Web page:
Switzerland has been inciting all sorts of ire and indignation these last few months with their xenophobic ban on minarets. This Sunday, they're likely going to cross a few more potential allies with their referendum on whether animals should be granted legal representation in the courts. The campaign, led by Swiss Animal Protection, "hopes that appointing attorneys to represent animals in court will lead people to take infringements upon animal rights and animal abuse more seriously," reports Spiegel Online.
Spiegel Online devoted most of its coverage to an interview with Antoine Goetschel, an animal rights lawyer in Zurich. But though I'm buoyed to learn more about Goetschel's work, what major media outlets fail to report is that prosecution of animals in the courts is nothing new. In For The Love of Animals: The Rise of the Animal Protection Movement, Kathryn Shevelow devotes an entire chapter to "animal crimes"—the prosecution and execution of animals that took place throughout Europe during the Middle Ages and the Renaissance. She writes:
The cruelty often suffered by animals in these judicial proceedings was, in a sense, the price they paid for the symbolic humanness with which the trials endowed them. It was also a consequence of the related charges in sensibility that produced the rise of the animal protection movement—a movement that would be dedicated to, among other goals, bringing humans into the courtroom to answer charges of crimes against creatures that were deemed essentially "innocent," rather than the other way around.
While animals are no longer executed for committing sodomy—an example noted by Shevelow—we seem to forget that animals are still put to death for certain crimes, like murder. There are often no legal proceedings; animals who have been mistreated and retaliate are marked as beyond rehabilitation and put down. Animals that have been branded by society as violent—certain dog breeds immediately come to mind—are often singled-out and punished, though it is often the direct result of our influence on their animal lives that causes discord between animals and humans in the first place. Since they can't defend themselves verbally, we're free to enact whatever "punishment" we deem appropriate. Strangely enough, death often doesn't seem like an extreme choice to us.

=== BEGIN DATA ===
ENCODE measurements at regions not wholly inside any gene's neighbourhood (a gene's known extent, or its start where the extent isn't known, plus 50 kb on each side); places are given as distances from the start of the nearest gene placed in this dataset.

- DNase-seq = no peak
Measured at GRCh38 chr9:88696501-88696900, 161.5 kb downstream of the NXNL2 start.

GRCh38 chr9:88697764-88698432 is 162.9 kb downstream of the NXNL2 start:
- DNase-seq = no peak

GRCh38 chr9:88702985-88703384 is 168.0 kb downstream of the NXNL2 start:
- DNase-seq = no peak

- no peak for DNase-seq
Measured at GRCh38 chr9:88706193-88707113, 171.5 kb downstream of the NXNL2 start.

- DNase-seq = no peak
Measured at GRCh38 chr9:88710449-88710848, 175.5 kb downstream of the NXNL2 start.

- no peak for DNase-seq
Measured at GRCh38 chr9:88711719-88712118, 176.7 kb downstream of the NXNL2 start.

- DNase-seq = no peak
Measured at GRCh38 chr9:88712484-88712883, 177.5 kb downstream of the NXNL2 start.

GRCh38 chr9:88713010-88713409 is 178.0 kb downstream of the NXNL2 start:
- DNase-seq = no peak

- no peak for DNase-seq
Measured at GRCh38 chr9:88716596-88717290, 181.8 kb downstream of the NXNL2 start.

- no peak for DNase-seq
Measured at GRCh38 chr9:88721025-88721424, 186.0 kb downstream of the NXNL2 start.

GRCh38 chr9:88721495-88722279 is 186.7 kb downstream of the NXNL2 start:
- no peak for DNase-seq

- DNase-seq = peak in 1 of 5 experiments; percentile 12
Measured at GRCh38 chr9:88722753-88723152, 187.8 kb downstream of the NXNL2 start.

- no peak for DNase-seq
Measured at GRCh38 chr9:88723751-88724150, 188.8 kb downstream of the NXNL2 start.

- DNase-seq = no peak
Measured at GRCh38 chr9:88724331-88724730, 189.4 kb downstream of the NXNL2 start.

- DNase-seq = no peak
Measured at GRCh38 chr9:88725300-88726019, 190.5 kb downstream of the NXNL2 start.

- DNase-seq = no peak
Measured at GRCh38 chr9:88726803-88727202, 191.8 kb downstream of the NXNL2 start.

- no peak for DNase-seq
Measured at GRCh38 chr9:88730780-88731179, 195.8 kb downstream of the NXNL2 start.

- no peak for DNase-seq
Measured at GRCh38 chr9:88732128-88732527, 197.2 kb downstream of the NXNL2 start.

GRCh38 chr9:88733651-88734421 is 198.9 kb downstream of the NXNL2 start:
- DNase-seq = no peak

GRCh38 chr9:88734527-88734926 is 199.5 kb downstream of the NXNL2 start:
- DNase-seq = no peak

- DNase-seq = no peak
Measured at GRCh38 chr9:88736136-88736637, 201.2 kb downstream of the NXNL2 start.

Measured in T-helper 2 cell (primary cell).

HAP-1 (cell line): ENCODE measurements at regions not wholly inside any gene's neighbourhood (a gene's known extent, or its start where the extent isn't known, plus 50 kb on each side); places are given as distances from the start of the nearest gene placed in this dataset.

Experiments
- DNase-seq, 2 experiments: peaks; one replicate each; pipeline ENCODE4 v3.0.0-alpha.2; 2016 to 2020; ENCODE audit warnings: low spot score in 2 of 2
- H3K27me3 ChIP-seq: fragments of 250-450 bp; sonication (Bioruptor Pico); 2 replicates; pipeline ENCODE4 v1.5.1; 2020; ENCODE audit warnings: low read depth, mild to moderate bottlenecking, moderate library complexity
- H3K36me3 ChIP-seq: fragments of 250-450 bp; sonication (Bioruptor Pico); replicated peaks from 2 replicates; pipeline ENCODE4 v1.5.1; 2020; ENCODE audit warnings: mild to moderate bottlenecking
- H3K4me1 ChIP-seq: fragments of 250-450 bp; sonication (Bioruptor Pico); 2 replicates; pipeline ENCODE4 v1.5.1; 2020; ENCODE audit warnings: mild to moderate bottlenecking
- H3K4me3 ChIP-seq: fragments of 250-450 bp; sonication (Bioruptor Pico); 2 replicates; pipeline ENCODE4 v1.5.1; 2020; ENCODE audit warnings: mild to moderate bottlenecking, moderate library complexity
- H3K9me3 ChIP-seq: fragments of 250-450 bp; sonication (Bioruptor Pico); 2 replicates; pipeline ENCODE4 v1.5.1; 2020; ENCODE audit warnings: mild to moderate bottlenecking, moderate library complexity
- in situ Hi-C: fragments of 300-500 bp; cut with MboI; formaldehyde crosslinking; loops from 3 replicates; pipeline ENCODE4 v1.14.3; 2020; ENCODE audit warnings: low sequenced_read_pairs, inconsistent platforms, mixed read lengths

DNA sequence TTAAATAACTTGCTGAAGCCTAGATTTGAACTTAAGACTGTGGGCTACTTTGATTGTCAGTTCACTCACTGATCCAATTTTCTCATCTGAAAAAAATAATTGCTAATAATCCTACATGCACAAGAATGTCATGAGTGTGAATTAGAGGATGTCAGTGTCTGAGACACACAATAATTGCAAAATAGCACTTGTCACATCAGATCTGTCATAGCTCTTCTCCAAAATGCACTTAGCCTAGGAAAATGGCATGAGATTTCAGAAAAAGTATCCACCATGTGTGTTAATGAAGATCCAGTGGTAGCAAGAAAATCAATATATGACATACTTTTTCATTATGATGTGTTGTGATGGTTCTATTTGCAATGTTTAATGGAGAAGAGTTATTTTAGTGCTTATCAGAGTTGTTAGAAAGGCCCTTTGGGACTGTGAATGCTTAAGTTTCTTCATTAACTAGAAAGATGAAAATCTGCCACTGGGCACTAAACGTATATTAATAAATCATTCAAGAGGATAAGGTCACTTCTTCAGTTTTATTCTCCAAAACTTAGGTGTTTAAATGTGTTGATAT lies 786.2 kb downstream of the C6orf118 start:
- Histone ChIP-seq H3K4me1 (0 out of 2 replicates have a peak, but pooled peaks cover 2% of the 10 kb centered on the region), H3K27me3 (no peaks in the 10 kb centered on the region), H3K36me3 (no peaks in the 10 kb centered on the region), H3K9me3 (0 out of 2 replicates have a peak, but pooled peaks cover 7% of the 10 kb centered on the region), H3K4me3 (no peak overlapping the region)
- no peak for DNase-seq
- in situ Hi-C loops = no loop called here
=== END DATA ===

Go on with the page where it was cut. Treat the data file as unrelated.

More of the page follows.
So here's the thing: while I fully support these kinds of referendums—which force people to discuss animal rights in the public commons—and think more animal rights cases should be represented in court, I have to wonder why a country can be so progressive on some issues of equality and so painfully ignorant and hostile on others. I also wonder in my typical cynical fashion if an animal rights referendum isn't just one more way to insult Switzerland's Muslim population, given the relationship between Islam and certain types of animals.
What gives, Switzerland? If all animals, human and non-human, are to be given the same rights, why exclude folks of specific religious backgrounds and persuasions? How do we reconcile giving more rights to one group while taking rights and freedoms away from another?